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The dermo-epidermal junction was not well-maintained. The dermis showed moderately dense lympho-histiocytic infiltrate.
This was suggestive of fairly well-differentiated SCC [Figure 5] and [Figure 6].
It metastasizes most often to the lungs, bones, and liver.
Skin involvement originating from cervical cancer is rare, even in the terminal stages of the disease.
Indian J Dermatol [serial online] 2015 [cited 2018 Feb 5];0-2. 2015/60/6/600/169134A 50-year-old postmenopausal female presented to dermatology clinic of Government Medical College with complaints of skin lesions on genitalia with pain in vulval region, and dyspareunia for 6 months; and yellowish-white foul smelling discharge per-vaginum for past 2-3 months.
Neither she nor her spouse had a history suggestive of high-risk behavior or sexually transmitted infection (STI).
At the time of presentation, the average age was 52 years (23-79 years) and most common FIGO clinical stage was Stage IIIB.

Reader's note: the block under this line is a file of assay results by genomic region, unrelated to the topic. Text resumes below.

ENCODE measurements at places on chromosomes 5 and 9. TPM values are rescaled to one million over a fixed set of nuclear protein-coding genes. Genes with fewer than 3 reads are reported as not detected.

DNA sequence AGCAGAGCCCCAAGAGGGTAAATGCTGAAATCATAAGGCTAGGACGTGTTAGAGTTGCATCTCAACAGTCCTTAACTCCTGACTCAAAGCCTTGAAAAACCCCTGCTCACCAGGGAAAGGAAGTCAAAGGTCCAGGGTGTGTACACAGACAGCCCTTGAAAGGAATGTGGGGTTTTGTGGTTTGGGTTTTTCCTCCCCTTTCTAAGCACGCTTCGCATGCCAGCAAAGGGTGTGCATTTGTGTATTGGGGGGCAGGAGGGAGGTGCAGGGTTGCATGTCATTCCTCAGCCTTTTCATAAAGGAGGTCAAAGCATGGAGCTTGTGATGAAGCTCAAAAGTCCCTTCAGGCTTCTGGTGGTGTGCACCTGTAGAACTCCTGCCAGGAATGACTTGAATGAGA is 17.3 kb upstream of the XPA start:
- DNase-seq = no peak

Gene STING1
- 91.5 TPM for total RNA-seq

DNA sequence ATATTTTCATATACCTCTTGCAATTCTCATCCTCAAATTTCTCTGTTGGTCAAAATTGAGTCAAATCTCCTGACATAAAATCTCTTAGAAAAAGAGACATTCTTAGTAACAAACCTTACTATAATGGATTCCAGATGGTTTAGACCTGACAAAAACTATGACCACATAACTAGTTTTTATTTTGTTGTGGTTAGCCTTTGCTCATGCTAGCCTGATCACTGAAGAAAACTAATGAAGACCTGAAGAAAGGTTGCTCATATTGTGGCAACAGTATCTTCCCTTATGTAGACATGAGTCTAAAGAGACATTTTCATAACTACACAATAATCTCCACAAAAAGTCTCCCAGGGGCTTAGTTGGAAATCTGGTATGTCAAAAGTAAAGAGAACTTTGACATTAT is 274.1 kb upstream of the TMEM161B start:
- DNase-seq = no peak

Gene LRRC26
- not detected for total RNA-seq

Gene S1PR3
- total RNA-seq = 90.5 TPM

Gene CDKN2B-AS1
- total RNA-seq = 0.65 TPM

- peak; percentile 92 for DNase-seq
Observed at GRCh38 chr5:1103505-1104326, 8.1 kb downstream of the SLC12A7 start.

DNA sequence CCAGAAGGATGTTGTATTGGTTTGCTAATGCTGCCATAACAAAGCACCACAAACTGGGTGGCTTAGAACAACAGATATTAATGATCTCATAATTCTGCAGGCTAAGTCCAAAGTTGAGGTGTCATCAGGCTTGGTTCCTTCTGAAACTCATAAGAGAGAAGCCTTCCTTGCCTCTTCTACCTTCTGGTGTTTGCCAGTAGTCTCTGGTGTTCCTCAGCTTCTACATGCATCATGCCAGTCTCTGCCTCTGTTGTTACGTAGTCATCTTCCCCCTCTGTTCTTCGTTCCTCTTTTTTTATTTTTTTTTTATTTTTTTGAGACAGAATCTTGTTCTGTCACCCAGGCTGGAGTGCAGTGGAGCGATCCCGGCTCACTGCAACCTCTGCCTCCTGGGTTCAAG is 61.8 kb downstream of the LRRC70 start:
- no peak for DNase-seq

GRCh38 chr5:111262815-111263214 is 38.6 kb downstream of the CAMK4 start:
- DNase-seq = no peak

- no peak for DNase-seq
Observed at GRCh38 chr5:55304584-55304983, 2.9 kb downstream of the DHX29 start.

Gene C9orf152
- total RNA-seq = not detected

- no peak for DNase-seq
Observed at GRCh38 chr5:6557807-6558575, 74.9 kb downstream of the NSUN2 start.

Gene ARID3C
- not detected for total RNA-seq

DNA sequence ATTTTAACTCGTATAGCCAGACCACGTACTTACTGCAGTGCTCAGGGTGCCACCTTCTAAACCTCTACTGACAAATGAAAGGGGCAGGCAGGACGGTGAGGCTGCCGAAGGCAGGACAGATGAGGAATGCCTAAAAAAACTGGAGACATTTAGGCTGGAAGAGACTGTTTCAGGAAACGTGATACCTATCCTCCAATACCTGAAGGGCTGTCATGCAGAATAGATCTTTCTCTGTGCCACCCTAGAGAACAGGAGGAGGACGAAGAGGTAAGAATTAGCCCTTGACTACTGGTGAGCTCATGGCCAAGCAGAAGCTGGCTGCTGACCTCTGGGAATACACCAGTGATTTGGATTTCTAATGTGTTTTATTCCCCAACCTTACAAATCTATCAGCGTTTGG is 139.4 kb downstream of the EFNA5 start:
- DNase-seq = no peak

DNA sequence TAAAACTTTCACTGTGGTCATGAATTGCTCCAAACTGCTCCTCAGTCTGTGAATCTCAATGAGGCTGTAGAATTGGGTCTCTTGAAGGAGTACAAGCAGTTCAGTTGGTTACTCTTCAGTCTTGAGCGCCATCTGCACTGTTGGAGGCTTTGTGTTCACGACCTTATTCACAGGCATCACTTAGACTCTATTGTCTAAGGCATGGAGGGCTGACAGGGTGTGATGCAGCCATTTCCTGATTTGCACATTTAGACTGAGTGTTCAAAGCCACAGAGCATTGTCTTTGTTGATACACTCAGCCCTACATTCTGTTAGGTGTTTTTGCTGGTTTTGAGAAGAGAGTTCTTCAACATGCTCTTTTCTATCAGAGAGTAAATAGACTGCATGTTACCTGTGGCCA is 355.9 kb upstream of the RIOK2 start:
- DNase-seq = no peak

Average interval between diagnosis and appearance of cutaneous metastasis based on stage was 37.6 months (Stage I), 20.8 months (Stage II), 24.9 months (Stage III) and 3.4 months (stage IV).
Hematogenous dissemination and distant metastasis are rare.
Serum creatinine was 4.5 mg%, blood urea 109 mg%, serum bilirubin 0.4 mg%; and serum HIV and serum venereal disease research laboratory were negative.
Incision biopsy from cervix was suggestive of large cell keratinizing squamous cell carcinoma (SCC) [Figure 3] and [Figure 4].
Clinical differential diagnoses were carcinoma cervix Stage IIB with cutaneous metastasis; granuloma inguinale or lymphogranuloma venereum (ruptured inguinal bubo) in an immunocompromised case.
On investigation, her hemoglobin was 9 g%; her complete blood count and urine routine-microscopy were within normal limits.